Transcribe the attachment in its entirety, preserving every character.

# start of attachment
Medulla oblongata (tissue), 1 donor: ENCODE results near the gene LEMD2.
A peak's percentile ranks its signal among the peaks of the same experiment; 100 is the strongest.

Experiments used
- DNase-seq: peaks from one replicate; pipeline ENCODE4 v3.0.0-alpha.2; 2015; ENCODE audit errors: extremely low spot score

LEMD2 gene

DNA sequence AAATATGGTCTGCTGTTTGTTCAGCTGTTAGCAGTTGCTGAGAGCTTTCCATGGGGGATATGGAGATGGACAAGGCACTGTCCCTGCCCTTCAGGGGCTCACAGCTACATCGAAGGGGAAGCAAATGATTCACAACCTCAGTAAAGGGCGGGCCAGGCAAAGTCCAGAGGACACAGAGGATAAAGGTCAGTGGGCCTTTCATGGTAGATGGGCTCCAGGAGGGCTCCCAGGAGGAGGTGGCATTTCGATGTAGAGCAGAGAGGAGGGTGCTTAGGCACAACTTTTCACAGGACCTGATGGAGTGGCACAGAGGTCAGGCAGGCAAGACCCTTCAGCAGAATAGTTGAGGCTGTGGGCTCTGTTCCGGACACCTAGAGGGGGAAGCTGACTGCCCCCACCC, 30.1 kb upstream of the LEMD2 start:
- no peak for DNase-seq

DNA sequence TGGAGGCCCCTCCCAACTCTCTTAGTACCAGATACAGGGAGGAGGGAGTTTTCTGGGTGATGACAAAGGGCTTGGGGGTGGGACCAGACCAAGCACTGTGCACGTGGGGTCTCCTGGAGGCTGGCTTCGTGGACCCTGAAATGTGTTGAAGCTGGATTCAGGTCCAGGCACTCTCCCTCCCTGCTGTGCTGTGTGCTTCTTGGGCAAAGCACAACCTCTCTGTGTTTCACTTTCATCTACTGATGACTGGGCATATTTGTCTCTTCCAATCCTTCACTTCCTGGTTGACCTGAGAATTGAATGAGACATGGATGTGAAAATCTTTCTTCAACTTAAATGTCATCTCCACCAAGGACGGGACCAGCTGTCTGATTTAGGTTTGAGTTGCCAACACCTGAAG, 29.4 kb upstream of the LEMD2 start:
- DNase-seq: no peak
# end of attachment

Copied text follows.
Medulla oblongata (tissue), 1 donor: ENCODE results near the gene LEMD2.
A peak's percentile ranks its signal among the peaks of the same experiment; 100 is the strongest.

Experiments used
- DNase-seq: peaks from one replicate; pipeline ENCODE4 v3.0.0-alpha.2; 2015; ENCODE audit errors: extremely low spot score

LEMD2 gene

DNA sequence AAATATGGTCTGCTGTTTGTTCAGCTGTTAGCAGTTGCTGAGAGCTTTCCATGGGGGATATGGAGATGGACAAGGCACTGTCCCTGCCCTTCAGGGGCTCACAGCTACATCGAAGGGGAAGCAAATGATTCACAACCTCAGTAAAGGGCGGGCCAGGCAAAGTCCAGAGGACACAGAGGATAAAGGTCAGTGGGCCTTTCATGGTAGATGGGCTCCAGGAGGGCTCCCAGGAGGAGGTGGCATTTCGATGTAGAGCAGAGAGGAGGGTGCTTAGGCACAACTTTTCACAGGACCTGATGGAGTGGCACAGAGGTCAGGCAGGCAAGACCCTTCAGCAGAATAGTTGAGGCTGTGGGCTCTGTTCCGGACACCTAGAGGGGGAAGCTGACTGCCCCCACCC, 30.1 kb upstream of the LEMD2 start:
- no peak for DNase-seq

DNA sequence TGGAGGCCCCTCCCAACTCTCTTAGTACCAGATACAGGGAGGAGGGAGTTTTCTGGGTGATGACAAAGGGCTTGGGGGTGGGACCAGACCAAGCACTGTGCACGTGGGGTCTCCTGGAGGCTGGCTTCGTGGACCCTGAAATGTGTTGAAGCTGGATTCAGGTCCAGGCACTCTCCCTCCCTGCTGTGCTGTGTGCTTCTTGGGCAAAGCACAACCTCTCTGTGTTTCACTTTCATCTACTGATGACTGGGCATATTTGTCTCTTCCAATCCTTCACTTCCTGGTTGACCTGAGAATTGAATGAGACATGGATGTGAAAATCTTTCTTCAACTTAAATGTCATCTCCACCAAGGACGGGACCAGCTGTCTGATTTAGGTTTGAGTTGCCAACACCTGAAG, 29.4 kb upstream of the LEMD2 start:
- DNase-seq: no peak